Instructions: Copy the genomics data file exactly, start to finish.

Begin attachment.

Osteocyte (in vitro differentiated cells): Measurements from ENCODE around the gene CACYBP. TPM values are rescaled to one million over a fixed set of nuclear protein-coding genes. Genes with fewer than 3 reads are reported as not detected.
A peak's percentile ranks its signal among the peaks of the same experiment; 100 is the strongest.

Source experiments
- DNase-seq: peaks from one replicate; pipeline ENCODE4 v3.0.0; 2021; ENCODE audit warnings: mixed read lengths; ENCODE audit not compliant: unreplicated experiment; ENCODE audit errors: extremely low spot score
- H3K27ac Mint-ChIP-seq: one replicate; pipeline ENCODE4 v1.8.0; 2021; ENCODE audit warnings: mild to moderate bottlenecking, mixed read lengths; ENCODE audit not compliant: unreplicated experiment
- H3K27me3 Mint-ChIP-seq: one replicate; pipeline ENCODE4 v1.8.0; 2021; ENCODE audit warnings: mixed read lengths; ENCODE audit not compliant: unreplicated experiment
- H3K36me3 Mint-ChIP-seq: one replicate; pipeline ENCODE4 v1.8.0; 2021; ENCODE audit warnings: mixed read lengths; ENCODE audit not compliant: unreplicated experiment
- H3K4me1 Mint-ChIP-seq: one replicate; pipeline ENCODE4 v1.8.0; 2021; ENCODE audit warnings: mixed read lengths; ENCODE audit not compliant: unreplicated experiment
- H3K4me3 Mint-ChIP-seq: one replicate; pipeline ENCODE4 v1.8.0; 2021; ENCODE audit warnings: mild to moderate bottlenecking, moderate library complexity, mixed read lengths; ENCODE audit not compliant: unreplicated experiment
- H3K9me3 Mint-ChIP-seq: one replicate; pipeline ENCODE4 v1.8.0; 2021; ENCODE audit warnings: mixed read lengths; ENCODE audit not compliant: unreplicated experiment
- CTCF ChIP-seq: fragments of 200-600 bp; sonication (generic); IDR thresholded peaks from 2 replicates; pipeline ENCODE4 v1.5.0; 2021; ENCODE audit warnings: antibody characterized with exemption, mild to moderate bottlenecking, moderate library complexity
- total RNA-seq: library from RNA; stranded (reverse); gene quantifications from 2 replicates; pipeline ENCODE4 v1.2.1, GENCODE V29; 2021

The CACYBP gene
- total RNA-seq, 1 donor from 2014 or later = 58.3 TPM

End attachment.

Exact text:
Osteocyte (in vitro differentiated cells): Measurements from ENCODE around the gene CACYBP. TPM values are rescaled to one million over a fixed set of nuclear protein-coding genes. Genes with fewer than 3 reads are reported as not detected.
A peak's percentile ranks its signal among the peaks of the same experiment; 100 is the strongest.

Source experiments
- DNase-seq: peaks from one replicate; pipeline ENCODE4 v3.0.0; 2021; ENCODE audit warnings: mixed read lengths; ENCODE audit not compliant: unreplicated experiment; ENCODE audit errors: extremely low spot score
- H3K27ac Mint-ChIP-seq: one replicate; pipeline ENCODE4 v1.8.0; 2021; ENCODE audit warnings: mild to moderate bottlenecking, mixed read lengths; ENCODE audit not compliant: unreplicated experiment
- H3K27me3 Mint-ChIP-seq: one replicate; pipeline ENCODE4 v1.8.0; 2021; ENCODE audit warnings: mixed read lengths; ENCODE audit not compliant: unreplicated experiment
- H3K36me3 Mint-ChIP-seq: one replicate; pipeline ENCODE4 v1.8.0; 2021; ENCODE audit warnings: mixed read lengths; ENCODE audit not compliant: unreplicated experiment
- H3K4me1 Mint-ChIP-seq: one replicate; pipeline ENCODE4 v1.8.0; 2021; ENCODE audit warnings: mixed read lengths; ENCODE audit not compliant: unreplicated experiment
- H3K4me3 Mint-ChIP-seq: one replicate; pipeline ENCODE4 v1.8.0; 2021; ENCODE audit warnings: mild to moderate bottlenecking, moderate library complexity, mixed read lengths; ENCODE audit not compliant: unreplicated experiment
- H3K9me3 Mint-ChIP-seq: one replicate; pipeline ENCODE4 v1.8.0; 2021; ENCODE audit warnings: mixed read lengths; ENCODE audit not compliant: unreplicated experiment
- CTCF ChIP-seq: fragments of 200-600 bp; sonication (generic); IDR thresholded peaks from 2 replicates; pipeline ENCODE4 v1.5.0; 2021; ENCODE audit warnings: antibody characterized with exemption, mild to moderate bottlenecking, moderate library complexity
- total RNA-seq: library from RNA; stranded (reverse); gene quantifications from 2 replicates; pipeline ENCODE4 v1.2.1, GENCODE V29; 2021

The CACYBP gene
- total RNA-seq, 1 donor from 2014 or later = 58.3 TPM